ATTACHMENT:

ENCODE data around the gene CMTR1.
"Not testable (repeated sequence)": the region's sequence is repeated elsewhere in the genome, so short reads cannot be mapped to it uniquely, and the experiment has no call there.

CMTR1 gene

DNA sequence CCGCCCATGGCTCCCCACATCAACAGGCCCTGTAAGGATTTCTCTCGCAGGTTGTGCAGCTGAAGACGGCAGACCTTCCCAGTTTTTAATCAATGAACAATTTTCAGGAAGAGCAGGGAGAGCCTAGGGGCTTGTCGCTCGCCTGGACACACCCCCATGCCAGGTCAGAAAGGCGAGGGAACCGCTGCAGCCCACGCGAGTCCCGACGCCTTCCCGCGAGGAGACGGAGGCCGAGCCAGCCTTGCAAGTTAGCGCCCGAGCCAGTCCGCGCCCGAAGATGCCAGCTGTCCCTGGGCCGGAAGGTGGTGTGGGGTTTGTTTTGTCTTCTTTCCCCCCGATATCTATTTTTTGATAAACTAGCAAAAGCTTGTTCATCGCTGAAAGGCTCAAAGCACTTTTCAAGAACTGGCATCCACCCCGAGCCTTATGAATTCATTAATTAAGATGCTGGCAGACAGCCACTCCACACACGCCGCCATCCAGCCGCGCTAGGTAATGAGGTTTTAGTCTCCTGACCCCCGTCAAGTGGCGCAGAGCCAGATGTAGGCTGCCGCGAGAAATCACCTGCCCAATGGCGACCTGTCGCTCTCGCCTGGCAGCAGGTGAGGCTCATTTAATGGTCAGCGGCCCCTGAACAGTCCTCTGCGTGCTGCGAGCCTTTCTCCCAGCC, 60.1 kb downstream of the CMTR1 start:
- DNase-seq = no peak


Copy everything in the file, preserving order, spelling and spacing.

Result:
ENCODE data around the gene CMTR1.
"Not testable (repeated sequence)": the region's sequence is repeated elsewhere in the genome, so short reads cannot be mapped to it uniquely, and the experiment has no call there.

CMTR1 gene

DNA sequence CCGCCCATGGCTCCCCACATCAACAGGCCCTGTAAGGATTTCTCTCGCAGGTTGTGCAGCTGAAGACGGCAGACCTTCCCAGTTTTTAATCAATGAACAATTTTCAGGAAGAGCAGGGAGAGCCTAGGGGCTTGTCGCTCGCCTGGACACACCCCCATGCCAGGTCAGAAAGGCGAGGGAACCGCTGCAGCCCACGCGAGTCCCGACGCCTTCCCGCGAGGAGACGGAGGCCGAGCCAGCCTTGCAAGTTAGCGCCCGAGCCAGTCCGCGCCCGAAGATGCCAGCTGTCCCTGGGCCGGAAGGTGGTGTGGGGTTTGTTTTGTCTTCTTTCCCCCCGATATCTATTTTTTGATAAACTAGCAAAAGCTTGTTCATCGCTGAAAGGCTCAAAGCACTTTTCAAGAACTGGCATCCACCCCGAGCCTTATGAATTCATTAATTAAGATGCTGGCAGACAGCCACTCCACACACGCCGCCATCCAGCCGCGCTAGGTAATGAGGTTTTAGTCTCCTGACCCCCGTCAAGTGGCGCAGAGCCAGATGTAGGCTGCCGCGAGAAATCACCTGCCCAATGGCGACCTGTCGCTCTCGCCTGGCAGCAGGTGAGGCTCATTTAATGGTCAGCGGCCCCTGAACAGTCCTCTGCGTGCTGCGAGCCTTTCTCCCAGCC, 60.1 kb downstream of the CMTR1 start:
- DNase-seq = no peak